The Wrong Kind of Christian

It’s Thursday! Which means it’s time for another chat. Today we get to meet Caitlin Gavina.

Tell us a little about yourself.

I’m a 7th generation Texan, pilot’s wife, and boy mama times three (four, if you count our furbaby). I was a political campaign director in San Marcos, TX while I was in school, and then became a Court-Appointed Special Advocate (CASA) outside of Seattle while we were stationed there with the Air Force. After 9 moves in 7 years all over the country, we’re finally settled in Fort Worth, where I’m blessed to stay at home with our boys and blog about all things crunchy mama.

Tell us how you became interested in Catholicism.

My husband Ryan is a cradle Catholic, but I swore I’d never convert after a terrible experience with the Church while we were preparing for  marriage. While we were stationed at McChord AFB in Tacoma, WA, a friend and I would have long talks after her daughter went to bed about everything under the sun. As Air Force cargo pilot wives, we were solo a LOT, so we enjoyed the company. She was a cradle Catholic and able to answer (or find books to answer) a lot of my questions/concerns in a way no Catholic ever had for me before– gently, without pressure, with a ton of love for the Church behind it all.

I finally joined the Church on April 20, 2014.

What were some of the barriers you had and struggles you faced on the road to becoming Catholic?

When Ryan and I were preparing to be married, we didn’t even know whether he’d make it to the wedding, so he certainly wasn’t able to fly down to Texas from Washington to do premarital anything. As a result, we jumped through a ton of hoops to get the classes done via a book and videos while he was deployed or flying in the desert, get the paperwork done without reliable access to the internet, etc. We were happy to do it and grateful that they’d find a way– until the secretary referred to me as the “wrong kind of Christian.” Needless to say, that turned me off entirely and we were married in my Presbyterian church. I still struggle with hearing Catholics use language like that, not because I think our Church isn’t the true Church, but because I know how painful it is as a Protestant to hear it put so bluntly. Even if you’re speaking the truth, the WAY you speak the truth might be the difference between someone hearing it or someone shutting down entirely.

I also had a hard time with what I perceived to be a lack of a relationship with Christ. In the Protestant churches, that’s what the focus is– a personal relationship. As it turns out, the Eucharist and the traditions of the Church are what I love most about our faith now, and I now see how those can help us to create that relationship with Christ at a deeper level than anything I’d experienced before.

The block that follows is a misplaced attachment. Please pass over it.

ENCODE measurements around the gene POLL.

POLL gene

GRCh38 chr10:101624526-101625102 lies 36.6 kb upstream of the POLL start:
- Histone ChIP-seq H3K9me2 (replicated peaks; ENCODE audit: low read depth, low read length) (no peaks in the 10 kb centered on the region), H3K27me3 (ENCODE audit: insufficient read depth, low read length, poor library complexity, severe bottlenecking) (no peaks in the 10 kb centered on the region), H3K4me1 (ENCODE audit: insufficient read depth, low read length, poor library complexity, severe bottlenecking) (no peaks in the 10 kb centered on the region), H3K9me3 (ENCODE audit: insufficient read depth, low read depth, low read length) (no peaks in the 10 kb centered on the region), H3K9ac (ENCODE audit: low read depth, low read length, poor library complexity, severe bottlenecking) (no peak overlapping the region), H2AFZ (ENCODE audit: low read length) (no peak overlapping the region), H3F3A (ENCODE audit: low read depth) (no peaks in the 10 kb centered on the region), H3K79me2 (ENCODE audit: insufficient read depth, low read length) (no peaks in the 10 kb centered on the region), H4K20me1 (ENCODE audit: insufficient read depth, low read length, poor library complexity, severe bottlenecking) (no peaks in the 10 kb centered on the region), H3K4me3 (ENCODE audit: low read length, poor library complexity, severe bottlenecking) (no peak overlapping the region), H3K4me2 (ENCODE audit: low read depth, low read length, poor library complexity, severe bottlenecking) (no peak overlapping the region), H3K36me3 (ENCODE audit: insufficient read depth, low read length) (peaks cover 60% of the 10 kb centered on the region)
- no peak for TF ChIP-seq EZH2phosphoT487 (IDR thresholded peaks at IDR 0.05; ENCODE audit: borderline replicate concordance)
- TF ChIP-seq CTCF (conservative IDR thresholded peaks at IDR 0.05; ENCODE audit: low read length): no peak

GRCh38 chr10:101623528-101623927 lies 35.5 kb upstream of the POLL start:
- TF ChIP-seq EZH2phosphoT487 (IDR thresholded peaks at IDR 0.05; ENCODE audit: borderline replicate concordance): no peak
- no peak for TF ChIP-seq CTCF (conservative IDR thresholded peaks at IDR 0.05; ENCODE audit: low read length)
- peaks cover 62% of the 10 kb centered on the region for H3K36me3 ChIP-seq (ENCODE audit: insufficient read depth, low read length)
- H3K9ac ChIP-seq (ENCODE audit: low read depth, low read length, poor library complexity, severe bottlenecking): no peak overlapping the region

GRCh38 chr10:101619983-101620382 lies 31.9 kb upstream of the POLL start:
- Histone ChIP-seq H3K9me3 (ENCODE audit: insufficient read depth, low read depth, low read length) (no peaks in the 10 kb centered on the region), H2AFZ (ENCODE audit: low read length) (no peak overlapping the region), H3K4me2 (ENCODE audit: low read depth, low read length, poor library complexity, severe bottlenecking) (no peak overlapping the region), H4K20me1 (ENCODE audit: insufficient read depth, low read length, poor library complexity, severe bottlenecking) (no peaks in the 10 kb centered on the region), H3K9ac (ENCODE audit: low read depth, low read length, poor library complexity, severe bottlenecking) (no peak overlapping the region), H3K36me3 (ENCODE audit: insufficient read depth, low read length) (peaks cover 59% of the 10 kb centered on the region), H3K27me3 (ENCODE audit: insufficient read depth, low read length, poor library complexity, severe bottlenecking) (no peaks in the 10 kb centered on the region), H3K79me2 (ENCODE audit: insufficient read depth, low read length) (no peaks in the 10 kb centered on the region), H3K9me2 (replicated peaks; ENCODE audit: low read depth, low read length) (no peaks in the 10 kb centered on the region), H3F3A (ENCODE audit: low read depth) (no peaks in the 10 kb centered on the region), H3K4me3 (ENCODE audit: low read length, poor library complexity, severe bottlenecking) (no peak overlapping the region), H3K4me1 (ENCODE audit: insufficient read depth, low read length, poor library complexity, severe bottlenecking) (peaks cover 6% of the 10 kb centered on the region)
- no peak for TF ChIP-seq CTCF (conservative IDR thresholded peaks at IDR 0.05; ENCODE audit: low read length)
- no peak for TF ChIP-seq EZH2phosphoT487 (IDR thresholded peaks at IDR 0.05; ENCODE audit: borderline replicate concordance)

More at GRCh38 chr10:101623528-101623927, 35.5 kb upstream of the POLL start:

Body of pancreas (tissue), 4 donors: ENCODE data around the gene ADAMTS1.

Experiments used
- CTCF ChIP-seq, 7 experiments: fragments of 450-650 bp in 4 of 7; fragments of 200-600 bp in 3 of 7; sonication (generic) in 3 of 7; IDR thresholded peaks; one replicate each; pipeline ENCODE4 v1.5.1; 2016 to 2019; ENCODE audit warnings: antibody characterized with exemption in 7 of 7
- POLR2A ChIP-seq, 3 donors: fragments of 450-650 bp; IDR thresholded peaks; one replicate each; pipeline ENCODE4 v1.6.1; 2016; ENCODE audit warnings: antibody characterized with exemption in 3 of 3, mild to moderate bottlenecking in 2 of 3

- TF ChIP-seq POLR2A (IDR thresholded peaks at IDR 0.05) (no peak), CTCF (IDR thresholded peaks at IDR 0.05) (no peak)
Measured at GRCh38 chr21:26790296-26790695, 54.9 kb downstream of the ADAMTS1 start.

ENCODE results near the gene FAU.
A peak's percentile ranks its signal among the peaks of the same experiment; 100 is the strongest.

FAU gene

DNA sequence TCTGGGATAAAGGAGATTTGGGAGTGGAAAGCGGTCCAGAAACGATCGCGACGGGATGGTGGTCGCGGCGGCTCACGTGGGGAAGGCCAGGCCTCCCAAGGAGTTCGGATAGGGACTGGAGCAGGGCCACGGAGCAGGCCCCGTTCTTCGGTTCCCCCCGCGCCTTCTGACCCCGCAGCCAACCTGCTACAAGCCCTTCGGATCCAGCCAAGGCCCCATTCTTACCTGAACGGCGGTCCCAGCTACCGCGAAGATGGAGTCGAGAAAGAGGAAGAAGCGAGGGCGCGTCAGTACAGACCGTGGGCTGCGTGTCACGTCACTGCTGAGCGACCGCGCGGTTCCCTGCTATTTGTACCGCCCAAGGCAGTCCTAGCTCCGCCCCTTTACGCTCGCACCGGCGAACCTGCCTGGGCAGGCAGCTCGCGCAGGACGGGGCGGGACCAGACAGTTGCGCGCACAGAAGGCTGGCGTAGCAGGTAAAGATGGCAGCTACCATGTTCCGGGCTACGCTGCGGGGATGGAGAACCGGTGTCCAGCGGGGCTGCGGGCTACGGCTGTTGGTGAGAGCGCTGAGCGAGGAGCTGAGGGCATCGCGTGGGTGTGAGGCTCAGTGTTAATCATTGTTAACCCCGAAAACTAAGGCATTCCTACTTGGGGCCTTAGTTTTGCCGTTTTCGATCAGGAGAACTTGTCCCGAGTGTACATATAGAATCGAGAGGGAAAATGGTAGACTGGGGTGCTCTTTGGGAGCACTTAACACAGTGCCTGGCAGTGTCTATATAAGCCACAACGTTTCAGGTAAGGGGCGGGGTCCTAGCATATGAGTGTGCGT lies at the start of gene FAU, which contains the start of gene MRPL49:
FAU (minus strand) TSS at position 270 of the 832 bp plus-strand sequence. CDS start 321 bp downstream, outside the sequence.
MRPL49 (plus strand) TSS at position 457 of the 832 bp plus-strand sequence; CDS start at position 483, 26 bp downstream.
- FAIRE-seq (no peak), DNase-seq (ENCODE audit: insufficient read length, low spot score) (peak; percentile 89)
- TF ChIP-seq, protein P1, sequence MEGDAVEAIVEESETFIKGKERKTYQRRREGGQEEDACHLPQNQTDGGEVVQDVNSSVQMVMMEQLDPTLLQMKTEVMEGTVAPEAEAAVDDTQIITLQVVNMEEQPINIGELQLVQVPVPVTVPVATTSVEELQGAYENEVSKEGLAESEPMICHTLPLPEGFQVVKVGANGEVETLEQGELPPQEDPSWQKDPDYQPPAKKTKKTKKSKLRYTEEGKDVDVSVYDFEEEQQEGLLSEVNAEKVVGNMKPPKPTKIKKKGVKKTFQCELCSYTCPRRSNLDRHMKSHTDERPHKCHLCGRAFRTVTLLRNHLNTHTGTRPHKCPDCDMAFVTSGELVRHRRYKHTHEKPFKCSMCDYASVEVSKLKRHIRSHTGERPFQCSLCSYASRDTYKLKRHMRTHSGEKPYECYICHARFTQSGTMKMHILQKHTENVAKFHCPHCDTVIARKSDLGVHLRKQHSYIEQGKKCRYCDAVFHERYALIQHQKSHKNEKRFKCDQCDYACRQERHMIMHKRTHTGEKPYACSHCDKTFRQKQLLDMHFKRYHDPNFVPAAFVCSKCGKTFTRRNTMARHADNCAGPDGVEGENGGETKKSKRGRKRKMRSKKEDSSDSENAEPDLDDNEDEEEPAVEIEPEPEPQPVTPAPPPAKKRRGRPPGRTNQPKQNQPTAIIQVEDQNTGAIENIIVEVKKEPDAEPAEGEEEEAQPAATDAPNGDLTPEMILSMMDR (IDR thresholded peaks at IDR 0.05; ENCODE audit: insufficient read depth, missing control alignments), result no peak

Was there a defining moment or series of moments that cemented your decision to convert?

Looking back, I can see all the touches God gave to me to set me up to believe in the one, true Church, between growing up with a set of “parents” two doors down who were Catholic (and lived their faith to the fullest), the healing friend He placed in my life after a member of the Church hurt me, and the biggest influence in my life, my husband.

What was your experience with RCIA?

Because we moved nine times in seven years, I had a rather long, winding route through RCIA. I started RCIA in Seattle, when we were stationed there. I restarted it in San Antonio, and started (and finished) it for the last time in Columbus, Mississippi. As frustrating as it was to not be able to join the Church for almost 4 years, I think it was actually a huge blessing in disguise. I’m extremely well-catechized and can defend my faith while also being able to explain the “why” behind what we believe to our boys.

How has your relationship with Jesus changed since becoming Catholic? Your relationship with yourself? With others?

Since becoming Catholic, I have started to put our faith as the center of our home. We pray before meals and bed; I have decor that reminds us of our faith in every room; we go to Mass every Sunday, without fail. As a result, I find myself leaning more on Jesus than I ever have before. I’m more secure in the person/wife/mama I am, and I’ve strived to be more patient and gentle (not two of my natural qualities).

Tell us your favorite Catholic book or author and why.

I LOVE reading anything by Jennifer Fulwiler. As a fellow convert, she speaks to a lot of the things I struggled with, but mostly, she writes in a way that provides a ton of incredible depth without feeling like I’m reading a novel for a college course. Her sense of humor is also on point.

What would you say to someone who was thinking of becoming Catholic?

Read everything you can get your hands on. RCIA is an incredible resource, not just for knowledge, but for book recommendations, too. The more you know about the Catholic Church, the more I believe you’ll fall in love with it.

Cait blogs at soTEXAN about all things crunchy mama and loves sharing God’s gift from the Earth, essential oils. You can find out more about her business here: Website | Facebook | Instagram